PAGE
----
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Published: Wednesday, January 02, 2002

Performance Metrics for the ASP Response Object, Part 2

By James Greenwood

  • Read Part 1

  • In Part 1 we examined three different tests for outputting content. In this final part we'll look at the timing results from these tests and examine the performance results using ASP.NET.

    - continued -

    The Results
    On a PIII, running Windows 2000 and IIS5 (hence ASP 3.0), the results, averaged over three trial runs, are as follows:

    • Method 1: 0.534 seconds
    • Method 2: 0.721 seconds
    • Method 3: 4.297 seconds

    As can be seen from this, the performance of context switching is greater than that of any other technique. This is the opposite of in earlier versions of ASP, where it was common knowledge that each context-switch was a very expensive operation. As the processing time is on the same order of magnitude - with Response.Write()ing code taking 50% longer, a decision has to be made over which is more important to a company - performance, or maintainability. The author's personal opinion is that processors are relatively cheap when compared to the extra time involved in maintaining unstructured coding. Additionally, optimizations can generally be made in other areas that will more than compensate for this performance hit.

    The difference in performance between the first two and the third method is the big surprise. It is easy to assume that using the With block would speed up execution due to having a more efficient reference to the object. This is clearly not the case, and the performance is an order of magnitude (10x) slower than that of method 1. This kind of performance hit is generally completely unacceptable, especially due to the small benefit that is gained in terms of maintainability.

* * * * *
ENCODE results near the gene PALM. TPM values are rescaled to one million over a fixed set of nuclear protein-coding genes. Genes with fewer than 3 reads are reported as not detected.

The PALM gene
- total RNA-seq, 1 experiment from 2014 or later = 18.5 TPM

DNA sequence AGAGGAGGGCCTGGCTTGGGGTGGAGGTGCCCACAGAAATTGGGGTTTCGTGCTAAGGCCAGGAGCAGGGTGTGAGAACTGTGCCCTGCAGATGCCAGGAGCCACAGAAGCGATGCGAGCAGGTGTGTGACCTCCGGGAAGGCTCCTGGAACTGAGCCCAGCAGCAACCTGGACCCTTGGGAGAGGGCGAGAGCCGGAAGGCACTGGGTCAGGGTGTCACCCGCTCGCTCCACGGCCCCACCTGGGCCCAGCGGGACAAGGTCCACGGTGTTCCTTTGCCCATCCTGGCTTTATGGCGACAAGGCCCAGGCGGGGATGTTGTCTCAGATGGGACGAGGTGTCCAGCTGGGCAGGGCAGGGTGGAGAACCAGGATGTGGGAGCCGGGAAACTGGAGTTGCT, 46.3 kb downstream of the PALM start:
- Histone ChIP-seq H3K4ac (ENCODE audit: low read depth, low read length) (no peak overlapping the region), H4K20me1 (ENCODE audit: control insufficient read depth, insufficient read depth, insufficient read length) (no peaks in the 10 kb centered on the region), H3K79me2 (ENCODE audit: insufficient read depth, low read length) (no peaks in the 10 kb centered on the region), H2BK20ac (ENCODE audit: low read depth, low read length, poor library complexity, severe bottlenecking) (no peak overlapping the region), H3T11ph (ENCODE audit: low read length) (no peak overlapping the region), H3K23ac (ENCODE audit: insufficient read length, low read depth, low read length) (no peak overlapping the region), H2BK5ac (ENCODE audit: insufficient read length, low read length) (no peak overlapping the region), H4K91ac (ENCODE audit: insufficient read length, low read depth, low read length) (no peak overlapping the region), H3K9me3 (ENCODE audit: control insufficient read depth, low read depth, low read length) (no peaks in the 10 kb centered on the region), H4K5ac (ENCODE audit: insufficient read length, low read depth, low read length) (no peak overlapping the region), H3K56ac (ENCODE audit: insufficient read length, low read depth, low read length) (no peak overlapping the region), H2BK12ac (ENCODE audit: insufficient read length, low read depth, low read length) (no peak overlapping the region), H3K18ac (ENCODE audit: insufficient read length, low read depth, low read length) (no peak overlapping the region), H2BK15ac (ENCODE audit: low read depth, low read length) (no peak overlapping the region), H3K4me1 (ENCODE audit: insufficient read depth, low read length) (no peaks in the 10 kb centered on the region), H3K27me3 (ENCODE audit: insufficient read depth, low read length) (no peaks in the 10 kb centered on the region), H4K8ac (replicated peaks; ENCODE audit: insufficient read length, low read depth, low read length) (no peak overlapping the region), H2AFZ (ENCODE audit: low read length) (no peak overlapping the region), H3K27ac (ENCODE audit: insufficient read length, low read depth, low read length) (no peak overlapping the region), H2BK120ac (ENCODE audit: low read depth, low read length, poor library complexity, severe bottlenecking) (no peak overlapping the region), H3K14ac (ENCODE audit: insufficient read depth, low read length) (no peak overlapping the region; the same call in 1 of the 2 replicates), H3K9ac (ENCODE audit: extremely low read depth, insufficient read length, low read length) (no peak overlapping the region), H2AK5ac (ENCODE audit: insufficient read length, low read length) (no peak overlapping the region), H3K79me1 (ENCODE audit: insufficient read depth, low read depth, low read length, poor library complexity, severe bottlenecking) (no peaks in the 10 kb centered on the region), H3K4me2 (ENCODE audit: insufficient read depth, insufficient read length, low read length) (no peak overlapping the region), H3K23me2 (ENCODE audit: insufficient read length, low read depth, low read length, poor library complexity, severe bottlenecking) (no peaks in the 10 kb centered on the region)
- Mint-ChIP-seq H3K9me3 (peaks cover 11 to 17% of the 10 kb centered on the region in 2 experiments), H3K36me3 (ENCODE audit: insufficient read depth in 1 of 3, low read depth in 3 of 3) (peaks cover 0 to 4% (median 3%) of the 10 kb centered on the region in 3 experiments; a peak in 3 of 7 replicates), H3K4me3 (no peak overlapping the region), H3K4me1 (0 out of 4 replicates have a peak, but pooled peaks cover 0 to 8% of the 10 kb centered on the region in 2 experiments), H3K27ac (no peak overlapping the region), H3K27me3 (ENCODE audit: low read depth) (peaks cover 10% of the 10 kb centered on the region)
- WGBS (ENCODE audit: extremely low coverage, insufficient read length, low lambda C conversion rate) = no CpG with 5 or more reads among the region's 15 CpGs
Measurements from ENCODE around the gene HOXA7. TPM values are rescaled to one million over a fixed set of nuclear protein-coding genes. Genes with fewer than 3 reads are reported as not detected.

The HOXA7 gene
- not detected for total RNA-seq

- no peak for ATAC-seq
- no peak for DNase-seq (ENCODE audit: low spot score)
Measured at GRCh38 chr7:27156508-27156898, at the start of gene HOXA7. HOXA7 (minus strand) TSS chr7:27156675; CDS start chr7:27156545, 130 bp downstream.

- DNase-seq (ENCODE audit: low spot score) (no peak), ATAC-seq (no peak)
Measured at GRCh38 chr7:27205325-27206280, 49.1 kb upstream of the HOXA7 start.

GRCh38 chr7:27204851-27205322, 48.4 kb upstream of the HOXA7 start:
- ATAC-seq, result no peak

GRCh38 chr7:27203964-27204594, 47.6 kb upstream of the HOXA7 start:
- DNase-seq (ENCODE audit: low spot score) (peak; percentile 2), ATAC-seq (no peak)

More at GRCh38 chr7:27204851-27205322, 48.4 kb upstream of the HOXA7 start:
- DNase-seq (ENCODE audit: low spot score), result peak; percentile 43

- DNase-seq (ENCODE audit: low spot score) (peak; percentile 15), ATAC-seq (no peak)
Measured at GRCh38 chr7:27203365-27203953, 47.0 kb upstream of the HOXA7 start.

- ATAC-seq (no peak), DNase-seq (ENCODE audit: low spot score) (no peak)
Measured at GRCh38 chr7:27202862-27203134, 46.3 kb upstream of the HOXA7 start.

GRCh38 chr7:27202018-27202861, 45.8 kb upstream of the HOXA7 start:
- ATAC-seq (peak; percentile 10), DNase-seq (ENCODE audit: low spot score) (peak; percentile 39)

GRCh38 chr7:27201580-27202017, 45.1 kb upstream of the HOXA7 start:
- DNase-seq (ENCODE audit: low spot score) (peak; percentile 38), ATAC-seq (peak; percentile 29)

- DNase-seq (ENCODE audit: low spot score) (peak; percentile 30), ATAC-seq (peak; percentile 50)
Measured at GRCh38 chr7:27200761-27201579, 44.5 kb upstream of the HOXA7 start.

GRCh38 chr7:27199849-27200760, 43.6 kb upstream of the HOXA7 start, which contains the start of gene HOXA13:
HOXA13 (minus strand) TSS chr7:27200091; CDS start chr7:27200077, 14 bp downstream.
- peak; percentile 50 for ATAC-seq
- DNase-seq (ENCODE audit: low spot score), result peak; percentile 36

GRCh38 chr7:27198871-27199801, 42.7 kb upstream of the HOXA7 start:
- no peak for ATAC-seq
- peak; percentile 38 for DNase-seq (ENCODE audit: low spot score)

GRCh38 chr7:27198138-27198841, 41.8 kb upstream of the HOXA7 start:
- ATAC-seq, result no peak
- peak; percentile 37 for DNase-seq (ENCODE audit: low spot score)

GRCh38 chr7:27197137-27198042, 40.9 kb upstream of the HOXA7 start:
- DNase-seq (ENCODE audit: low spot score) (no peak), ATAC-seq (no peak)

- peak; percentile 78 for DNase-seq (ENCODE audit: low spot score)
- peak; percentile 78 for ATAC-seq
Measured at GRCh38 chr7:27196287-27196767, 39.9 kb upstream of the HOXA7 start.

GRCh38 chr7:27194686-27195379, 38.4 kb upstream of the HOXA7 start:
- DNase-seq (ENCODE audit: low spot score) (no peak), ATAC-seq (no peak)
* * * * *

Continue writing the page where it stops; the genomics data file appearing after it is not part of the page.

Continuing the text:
ASP.NET Comparison
    One of the main claims about .Net is that the performance offered is vastly superior to that of traditional ASP. To test that claim, a similar piece of code can be written in ASP.Net, compiled, and run to see the execution time. The code below is the C# implementation of the algorithm used in traditional ASP above:

    <script language="C#" runat="server">
    void Page_Load(object sender, EventArgs e)
      double dblPeriod = 0.0;
      DateTime dteTimer = DateTime.Now;
      for (int lngCount = 0; lngCount < 500000; lngCount++) {
      dblPeriod = TimeSpan.FromTicks(DateTime.Now.Ticks-dteTimer.Ticks).TotalSeconds;
      Response.Write("Execution time:" + dblPeriod.ToString());

    As can be seen from this, the functionality of a Timer can be implemented using the DateTime and TimeSpan classes. This static method of Now in the Timer class can be called to get the start time, and the elapsed period can be calculated by subtracting the initially stored time to the time at the end of processing (in Ticks - a Tick being 100 nanoseconds). This value can then be converted back to fractions of seconds by calling TimeSpan.FromTicks(lngTickCount).TotalSeconds).